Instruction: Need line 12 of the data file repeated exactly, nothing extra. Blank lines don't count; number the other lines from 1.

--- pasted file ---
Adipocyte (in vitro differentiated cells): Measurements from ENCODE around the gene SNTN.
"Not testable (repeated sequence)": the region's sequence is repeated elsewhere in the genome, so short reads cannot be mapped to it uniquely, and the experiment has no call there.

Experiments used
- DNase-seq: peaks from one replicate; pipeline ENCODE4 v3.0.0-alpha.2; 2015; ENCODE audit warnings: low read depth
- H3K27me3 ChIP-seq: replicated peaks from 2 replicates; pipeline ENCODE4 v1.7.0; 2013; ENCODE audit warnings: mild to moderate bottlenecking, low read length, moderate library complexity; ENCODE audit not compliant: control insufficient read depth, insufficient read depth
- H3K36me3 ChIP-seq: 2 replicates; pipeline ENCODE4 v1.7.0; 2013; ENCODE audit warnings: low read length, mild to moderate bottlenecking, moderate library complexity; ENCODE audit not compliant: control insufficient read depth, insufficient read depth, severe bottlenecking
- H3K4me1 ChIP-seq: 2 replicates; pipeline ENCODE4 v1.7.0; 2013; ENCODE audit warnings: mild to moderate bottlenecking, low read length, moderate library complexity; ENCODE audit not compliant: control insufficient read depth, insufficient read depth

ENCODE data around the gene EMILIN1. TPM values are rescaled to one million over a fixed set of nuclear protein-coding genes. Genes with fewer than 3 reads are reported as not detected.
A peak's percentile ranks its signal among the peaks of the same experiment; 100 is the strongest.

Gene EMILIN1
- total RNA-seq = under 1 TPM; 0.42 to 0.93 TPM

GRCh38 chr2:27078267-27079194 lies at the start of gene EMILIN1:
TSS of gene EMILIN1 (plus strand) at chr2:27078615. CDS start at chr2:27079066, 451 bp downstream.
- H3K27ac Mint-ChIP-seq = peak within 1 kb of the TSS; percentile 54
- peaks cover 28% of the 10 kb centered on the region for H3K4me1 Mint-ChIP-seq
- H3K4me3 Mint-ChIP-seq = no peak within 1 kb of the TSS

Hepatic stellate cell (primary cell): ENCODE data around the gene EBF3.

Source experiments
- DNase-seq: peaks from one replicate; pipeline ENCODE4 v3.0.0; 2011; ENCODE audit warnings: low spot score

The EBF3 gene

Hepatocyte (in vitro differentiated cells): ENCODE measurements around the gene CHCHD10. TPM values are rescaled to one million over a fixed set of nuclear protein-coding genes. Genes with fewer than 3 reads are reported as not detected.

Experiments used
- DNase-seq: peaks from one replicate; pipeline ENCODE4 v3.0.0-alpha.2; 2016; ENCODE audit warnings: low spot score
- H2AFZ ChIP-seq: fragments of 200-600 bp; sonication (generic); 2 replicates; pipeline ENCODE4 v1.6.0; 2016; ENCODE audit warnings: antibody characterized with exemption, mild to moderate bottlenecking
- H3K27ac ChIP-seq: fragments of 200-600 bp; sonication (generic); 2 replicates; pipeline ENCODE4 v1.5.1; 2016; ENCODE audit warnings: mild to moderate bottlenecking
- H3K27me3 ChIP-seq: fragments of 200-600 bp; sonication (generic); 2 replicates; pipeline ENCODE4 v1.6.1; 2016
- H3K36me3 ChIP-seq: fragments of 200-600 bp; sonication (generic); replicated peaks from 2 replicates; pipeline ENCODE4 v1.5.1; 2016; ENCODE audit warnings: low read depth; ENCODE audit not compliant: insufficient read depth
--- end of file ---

GRCh38 chr2:27078267-27079194 lies at the start of gene EMILIN1: